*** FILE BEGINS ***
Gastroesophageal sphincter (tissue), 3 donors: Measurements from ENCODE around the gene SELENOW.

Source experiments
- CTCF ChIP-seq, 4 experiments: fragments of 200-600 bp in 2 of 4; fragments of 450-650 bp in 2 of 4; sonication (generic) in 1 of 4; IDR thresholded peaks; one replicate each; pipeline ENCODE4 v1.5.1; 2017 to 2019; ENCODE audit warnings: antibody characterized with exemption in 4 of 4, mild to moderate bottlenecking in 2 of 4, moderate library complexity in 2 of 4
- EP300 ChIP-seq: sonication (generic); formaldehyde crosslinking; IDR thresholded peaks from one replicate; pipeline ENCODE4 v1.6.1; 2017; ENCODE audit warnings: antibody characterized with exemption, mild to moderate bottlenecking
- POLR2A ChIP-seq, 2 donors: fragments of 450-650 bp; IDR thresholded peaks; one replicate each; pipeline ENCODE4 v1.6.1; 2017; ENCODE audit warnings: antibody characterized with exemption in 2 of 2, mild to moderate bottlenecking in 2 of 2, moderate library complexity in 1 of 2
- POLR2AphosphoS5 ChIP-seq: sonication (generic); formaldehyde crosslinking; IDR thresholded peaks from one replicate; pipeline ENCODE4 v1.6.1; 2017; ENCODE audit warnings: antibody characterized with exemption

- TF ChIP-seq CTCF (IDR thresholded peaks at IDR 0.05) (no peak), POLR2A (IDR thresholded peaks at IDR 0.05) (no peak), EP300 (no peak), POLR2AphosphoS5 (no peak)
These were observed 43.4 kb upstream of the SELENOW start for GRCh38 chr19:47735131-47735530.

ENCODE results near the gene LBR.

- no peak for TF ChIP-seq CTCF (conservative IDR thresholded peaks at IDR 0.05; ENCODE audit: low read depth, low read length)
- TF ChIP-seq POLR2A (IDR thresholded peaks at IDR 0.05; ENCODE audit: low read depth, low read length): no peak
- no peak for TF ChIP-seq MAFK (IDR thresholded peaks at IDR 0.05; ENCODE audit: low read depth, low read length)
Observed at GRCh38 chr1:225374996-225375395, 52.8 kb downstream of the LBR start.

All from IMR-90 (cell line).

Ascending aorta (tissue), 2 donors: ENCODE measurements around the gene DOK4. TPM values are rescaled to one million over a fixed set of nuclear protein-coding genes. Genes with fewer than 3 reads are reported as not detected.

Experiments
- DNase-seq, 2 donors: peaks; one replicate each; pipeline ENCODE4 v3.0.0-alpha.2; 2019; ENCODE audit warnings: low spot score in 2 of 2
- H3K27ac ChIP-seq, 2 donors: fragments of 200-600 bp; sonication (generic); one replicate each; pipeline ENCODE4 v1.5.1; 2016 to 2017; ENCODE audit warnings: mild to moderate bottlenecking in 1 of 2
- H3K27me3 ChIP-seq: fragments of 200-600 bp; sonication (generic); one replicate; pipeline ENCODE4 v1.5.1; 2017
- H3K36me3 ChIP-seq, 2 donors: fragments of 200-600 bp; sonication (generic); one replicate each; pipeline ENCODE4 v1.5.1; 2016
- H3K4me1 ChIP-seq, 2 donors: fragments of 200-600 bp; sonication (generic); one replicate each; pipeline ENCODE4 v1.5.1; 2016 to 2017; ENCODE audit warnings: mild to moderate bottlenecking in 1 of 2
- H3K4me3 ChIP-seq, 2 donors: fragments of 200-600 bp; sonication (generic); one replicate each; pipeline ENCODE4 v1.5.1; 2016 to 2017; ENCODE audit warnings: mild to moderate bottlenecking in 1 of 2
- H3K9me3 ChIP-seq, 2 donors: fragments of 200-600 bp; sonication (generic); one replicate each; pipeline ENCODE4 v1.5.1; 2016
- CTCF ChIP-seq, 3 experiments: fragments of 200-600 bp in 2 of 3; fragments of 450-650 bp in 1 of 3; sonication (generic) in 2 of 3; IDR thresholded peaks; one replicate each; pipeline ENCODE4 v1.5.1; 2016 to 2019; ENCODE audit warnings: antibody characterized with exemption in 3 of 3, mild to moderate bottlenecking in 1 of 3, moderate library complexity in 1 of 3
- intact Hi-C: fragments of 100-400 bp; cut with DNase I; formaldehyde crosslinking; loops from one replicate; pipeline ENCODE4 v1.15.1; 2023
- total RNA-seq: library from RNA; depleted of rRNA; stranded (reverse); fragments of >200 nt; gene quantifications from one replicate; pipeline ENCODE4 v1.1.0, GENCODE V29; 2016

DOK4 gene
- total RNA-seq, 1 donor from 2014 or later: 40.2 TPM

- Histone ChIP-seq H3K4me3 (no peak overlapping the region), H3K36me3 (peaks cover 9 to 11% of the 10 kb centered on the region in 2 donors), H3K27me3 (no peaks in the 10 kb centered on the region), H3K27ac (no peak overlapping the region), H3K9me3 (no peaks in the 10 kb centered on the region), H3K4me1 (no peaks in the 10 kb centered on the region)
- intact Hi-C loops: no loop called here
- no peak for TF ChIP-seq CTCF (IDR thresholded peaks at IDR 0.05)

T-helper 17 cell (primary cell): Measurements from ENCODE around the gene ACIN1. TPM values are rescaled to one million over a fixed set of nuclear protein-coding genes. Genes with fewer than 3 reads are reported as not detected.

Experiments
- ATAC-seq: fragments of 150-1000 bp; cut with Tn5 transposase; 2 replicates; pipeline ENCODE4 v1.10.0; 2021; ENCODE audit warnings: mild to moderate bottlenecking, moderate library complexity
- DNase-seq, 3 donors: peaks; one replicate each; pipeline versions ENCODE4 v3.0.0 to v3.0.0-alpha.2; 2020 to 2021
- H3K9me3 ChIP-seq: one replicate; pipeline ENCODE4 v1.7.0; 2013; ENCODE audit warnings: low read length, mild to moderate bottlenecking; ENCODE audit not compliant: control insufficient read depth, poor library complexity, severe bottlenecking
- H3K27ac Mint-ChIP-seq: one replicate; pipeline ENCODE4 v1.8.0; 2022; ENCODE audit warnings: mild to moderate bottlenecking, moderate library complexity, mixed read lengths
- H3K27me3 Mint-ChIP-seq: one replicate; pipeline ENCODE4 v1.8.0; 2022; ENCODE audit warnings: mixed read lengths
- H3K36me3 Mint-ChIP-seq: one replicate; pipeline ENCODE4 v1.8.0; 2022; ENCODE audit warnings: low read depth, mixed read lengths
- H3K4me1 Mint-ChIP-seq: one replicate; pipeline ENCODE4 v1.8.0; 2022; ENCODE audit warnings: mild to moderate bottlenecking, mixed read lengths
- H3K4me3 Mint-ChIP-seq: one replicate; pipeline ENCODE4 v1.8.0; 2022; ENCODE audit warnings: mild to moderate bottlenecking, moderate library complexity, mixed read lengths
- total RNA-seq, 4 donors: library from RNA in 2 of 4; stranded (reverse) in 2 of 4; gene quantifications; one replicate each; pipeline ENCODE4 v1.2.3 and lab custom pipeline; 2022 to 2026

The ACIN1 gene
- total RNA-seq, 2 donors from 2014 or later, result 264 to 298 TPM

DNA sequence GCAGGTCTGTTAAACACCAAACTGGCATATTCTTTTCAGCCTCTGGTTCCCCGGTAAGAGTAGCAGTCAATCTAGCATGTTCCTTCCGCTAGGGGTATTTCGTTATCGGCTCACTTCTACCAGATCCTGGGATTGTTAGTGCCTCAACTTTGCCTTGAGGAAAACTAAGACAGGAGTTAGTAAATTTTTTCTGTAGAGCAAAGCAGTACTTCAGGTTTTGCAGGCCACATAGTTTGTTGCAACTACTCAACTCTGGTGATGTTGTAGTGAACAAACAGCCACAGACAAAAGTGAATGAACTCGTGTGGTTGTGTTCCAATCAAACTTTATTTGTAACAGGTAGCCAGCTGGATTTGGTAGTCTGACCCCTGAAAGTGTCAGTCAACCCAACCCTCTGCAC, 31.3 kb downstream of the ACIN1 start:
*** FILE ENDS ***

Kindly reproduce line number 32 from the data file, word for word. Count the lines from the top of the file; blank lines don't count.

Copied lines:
T-helper 17 cell (primary cell): Measurements from ENCODE around the gene ACIN1. TPM values are rescaled to one million over a fixed set of nuclear protein-coding genes. Genes with fewer than 3 reads are reported as not detected.